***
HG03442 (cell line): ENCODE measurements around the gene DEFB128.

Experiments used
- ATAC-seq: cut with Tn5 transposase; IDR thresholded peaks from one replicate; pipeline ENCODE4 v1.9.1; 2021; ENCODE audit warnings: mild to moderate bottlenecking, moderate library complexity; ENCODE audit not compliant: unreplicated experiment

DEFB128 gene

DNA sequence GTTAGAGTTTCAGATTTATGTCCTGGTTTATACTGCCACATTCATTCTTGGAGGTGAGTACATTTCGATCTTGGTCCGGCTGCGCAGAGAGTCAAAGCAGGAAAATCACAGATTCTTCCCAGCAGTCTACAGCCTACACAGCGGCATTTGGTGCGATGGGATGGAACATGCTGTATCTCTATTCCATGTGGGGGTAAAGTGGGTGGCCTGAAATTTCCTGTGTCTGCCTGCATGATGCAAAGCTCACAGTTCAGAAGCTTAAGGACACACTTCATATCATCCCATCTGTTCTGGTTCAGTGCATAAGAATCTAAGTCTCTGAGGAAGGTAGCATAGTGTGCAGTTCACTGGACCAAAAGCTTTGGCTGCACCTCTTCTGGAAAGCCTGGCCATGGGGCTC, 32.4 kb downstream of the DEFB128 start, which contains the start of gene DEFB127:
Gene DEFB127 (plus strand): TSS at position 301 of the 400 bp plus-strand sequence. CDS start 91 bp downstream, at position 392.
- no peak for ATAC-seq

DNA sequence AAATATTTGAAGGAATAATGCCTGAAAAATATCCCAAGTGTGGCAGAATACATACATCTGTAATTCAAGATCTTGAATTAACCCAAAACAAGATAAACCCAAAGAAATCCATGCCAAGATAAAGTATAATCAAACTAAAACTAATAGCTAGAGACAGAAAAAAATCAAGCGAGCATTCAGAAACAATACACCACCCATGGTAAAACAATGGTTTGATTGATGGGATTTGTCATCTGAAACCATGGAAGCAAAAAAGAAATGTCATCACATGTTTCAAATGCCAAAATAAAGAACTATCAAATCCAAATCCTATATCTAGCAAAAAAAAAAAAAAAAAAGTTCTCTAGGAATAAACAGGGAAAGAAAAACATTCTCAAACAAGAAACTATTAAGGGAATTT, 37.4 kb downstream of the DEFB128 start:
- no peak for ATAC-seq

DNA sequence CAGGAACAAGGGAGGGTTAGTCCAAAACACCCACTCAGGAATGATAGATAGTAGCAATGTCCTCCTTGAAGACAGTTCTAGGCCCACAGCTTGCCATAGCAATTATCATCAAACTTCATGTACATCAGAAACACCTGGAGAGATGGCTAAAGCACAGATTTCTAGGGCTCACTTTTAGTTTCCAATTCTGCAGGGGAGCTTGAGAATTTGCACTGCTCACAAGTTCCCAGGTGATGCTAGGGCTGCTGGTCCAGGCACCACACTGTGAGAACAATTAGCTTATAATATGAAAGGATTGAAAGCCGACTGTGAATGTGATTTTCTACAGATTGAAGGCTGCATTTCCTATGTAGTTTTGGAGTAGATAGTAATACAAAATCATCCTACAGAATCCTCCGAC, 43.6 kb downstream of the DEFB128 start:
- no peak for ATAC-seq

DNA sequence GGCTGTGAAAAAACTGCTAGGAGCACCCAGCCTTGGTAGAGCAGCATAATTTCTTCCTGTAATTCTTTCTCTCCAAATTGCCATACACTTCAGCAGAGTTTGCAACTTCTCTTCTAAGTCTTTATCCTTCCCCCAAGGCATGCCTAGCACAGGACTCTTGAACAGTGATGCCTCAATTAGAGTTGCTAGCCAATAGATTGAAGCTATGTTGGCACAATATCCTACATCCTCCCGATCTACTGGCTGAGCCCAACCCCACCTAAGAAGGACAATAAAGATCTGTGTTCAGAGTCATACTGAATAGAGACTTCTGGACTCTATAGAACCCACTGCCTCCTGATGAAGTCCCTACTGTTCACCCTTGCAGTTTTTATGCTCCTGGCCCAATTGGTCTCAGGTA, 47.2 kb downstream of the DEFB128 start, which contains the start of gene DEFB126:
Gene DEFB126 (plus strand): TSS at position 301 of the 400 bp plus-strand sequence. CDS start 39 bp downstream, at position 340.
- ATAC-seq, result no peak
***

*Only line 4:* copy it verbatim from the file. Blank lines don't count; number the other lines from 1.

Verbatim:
DEFB128 gene